for taking NEA’s message to the House floor during the debate on ESEA reauthorization: “We cannot continue to use standardized test scores to punish teachers and schools.”
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Senators Tammy Baldwin (D-WI), Cory Booker (D-NJ), and Representative Bobby Scott (D-VA) for introducing the America’s College Promise Act (S. 1716 /H.R. 2962), which would make two years of community college free and provide an affordable pathway for low-income students to a four-year college degree.

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Senators Lamar Alexander (R-TN) and Patty Murray (D-WA) for their leadership in bringing a bipartisan ESEA bill to the floor for the first time in more than 13 years. Said Alexander about S. 1177: This [bill] should produce fewer tests and more appropriate ways to measure student achievement. We believe this is the most effective path toward higher standards, better teaching and real accountability.”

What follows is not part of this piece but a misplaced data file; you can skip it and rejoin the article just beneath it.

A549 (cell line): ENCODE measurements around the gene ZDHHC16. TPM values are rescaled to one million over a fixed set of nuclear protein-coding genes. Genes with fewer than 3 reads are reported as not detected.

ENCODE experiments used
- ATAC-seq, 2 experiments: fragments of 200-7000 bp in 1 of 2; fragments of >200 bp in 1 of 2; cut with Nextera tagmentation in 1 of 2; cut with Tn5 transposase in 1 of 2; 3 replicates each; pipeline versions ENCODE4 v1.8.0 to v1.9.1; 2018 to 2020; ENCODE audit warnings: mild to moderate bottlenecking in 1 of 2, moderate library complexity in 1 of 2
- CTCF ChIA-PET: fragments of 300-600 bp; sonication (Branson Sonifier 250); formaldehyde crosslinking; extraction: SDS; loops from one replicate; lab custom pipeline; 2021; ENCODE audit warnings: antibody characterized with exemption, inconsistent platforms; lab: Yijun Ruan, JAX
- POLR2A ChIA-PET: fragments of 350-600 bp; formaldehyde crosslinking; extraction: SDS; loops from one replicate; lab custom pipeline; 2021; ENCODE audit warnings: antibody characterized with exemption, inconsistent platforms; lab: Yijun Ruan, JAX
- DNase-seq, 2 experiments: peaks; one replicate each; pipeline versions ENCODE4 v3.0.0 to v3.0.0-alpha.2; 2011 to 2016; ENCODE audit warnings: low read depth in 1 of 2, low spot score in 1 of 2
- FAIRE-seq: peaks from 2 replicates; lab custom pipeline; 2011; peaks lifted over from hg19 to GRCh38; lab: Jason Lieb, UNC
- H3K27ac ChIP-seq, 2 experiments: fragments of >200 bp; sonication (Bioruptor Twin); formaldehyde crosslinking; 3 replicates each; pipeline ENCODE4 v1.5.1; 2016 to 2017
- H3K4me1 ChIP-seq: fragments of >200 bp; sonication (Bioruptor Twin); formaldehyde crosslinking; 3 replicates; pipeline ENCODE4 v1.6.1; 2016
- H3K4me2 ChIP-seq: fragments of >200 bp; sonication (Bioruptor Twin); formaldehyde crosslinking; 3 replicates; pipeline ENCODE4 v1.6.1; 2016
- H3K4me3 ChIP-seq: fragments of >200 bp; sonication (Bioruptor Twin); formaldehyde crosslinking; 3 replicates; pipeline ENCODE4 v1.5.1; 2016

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Senator Steve Daines (R-MT) and Representative Matt Walker (R-NC) for attempting to amend ESEA with the A-Plus Act, which would erode the federal role in education and open the door to vouchers. Their proposed amendments were defeated in both the Senate and the House.

and for attempting to amend ESEA with the A-Plus Act, which would erode the federal role in education and open the door to vouchers. Their proposed amendments were defeated in both the Senate and the House.
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Senator David Vitter (R-LA) for attempting to introduce an anti-immigration issue into ESEA reauthorization

for attempting to introduce an anti-immigration issue into ESEA reauthorization